Scott Pilgrim Takes Off (2023) Series Review
SCOTT Pilgrim and his friends return for the first time in 13 years courtesy of Netflix's animated take on the cult graphic novel. But has Netflix's mixed reputation of reinventing beloved franchises worked in their favour, or have fans reserved themselves to stick with the novels and film they are accustomed to?
On top of avoiding being kicked out of his apartment, attempting to start a band or trying to keep a steady job, Scott Pilgrim (Michael Cera) has now fallen in love with Ramona Flowers (Mary Elizabeth Winstead), the new girl to town who warns Scott about how he must defeat her seven evil exes if they wish to be a couple.
Is the plot eccentric and over-the-top? Yes - and exactly what makes Scott Pilgrim such a great idea in concept and execution. Whether it was the original graphic novel or the 2010 movie, both put heavy emphasis on the importance of Scott as a protagonist and his devotion to Ramona by attempting to defeat her evil exes. The environment around the characters compliment the insane situation they find themselves in, most notably Scott who begins his story in a down-to-earth manner by obsessing over a 10 second interaction with Ramona, gradually and naturally leading to him conquering the odds through exuberant fight sequences that wouldn't look out of place in the 16-bit age of video games.
One of the best things about the visuals is that they serve a purpose far beyond than just being nice to look at; a concept that artists in any median still fail to comprehend. Character interactions that seem like harmless fodder are not only enhanced by minor visual gags sprinkled throughout, but serve a greater purpose as the series progresses, rewarding eagle-eyed viewers for their dedication to the story in a manner that feels sincere rather than pandering. You could argue majority of flashy images are used in unnecessary places, but the quickness of their appearances make these slower scenes more engaging and make the more intense scenes even faster and enjoyable to watch.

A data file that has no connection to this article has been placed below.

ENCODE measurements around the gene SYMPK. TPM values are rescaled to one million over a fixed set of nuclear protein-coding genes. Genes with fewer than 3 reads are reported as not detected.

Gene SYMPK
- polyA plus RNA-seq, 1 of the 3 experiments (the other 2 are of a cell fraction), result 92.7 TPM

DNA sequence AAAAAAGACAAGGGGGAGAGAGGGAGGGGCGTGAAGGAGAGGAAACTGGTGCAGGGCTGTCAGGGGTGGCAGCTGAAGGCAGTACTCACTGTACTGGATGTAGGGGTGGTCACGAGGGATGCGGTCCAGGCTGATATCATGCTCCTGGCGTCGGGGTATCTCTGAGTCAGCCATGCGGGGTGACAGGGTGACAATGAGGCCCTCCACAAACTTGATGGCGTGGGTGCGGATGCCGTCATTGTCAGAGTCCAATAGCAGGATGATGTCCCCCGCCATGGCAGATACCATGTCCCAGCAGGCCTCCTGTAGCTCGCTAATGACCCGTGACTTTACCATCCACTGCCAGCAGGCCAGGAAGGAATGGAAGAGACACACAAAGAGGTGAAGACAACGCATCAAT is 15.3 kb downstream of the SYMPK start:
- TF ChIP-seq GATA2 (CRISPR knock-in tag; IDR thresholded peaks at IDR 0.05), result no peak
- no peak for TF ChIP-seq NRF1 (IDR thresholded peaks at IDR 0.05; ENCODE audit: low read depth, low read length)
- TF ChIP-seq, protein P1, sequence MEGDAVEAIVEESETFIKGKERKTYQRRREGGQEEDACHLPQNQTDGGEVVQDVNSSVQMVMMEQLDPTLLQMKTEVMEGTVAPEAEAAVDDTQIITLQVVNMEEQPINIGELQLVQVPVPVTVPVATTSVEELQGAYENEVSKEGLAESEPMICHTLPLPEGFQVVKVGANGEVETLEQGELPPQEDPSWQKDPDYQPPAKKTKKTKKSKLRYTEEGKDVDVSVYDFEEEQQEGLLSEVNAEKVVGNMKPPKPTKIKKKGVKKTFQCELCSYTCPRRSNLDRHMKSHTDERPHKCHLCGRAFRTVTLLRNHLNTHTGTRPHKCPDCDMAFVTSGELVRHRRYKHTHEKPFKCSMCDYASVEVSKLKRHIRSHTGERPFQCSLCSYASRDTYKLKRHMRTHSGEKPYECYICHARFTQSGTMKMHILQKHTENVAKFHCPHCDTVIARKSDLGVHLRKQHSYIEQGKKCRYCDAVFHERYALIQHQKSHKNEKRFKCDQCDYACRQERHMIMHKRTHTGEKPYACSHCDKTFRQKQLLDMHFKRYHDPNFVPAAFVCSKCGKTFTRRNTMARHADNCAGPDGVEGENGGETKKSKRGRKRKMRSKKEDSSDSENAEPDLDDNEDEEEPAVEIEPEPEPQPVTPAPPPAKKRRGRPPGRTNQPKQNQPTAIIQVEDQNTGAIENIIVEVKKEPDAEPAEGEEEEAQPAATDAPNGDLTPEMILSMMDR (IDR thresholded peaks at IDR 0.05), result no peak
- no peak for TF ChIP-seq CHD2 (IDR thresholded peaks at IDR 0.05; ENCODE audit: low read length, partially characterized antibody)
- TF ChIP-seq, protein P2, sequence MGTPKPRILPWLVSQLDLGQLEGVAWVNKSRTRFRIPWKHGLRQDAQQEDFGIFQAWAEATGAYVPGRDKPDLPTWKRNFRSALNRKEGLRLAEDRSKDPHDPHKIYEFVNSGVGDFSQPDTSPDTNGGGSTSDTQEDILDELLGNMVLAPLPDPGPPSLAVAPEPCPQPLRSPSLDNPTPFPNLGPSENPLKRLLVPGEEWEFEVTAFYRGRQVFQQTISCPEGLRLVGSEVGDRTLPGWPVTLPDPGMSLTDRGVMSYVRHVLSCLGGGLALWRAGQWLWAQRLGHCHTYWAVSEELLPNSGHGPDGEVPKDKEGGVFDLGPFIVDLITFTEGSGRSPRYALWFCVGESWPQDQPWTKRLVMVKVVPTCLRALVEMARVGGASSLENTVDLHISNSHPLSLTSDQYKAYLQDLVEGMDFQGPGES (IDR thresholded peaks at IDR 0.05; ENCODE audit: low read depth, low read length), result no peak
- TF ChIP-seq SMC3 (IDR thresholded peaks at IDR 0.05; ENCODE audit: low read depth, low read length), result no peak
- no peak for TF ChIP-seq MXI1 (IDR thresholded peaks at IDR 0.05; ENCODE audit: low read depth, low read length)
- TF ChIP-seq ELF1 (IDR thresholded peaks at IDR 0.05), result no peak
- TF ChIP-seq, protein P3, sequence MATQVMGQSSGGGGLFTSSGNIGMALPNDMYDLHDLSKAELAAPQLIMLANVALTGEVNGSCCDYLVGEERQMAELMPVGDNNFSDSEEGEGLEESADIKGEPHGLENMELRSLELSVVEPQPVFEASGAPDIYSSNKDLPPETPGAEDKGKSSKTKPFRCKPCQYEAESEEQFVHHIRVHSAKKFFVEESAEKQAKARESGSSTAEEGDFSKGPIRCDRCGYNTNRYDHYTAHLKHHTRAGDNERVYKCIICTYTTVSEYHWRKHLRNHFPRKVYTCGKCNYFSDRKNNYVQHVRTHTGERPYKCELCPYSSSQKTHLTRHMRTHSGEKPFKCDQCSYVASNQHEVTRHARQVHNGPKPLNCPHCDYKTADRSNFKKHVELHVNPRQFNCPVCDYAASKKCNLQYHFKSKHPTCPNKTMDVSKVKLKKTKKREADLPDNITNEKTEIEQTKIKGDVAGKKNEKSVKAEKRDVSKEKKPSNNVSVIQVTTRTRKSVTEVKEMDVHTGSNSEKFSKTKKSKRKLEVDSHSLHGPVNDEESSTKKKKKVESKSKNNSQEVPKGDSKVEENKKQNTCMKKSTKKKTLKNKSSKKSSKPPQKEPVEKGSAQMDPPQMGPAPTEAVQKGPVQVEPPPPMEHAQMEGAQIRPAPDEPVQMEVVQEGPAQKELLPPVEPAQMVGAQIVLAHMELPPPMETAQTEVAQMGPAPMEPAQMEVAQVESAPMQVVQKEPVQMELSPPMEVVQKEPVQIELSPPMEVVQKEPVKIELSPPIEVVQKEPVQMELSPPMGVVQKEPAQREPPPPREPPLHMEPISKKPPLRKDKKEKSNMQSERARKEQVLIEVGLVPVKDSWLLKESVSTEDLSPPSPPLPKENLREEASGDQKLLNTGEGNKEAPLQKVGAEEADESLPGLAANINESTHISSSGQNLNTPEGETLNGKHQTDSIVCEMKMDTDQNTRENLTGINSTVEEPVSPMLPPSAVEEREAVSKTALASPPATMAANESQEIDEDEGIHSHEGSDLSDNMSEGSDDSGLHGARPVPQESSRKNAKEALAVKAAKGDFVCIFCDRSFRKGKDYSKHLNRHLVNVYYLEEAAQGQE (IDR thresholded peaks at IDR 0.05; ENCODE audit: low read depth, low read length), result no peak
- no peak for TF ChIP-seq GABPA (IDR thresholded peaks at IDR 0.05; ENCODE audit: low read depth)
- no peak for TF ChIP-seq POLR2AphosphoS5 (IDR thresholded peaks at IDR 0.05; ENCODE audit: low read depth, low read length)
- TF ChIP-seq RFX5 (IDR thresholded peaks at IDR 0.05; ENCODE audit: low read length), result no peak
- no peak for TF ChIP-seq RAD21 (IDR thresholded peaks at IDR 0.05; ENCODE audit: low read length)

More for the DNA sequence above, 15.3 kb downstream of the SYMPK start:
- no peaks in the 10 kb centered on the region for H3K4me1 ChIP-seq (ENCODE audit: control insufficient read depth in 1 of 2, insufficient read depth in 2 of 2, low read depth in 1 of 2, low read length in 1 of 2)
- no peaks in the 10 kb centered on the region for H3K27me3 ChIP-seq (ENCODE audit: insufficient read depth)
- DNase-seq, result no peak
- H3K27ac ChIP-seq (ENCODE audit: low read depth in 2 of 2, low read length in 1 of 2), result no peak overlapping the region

In a wonderful surprise, most of the cast from the 2010 movie return to voice their characters for this Netflix adaptation. Sure; it'd be easy to point out specific performances like Michael Cera and Mary Elizabeth Winstead for being near-perfect, but literally everybody who made their return does as good a job in this as they did under the direction of Edgar Wright. Whether it be Chris Evans as the over-confident Lucas Lee, or Ellen Wong as self-proclaimed "Scottaholic" Knives Chau, nobody feels out of place or delivers a weak performance; a strong aspect for any series that relies almost single-handily on its voice acting.
Scott Pilgrim Takes Off is a welcome addition to the Scott Pilgrim universe, keeping in line with the series' core concepts while simultaneously adding twists that will keep the most well-versed of fans on their toes. Even if you're unfamiliar with Scott Pilgrim's previous adventures, Netflix's take on the beloved franchise serves as the perfect jumping off point for those who want to dip their toes into the extravagant, nostalgia-driven world of Scott Pilgrim.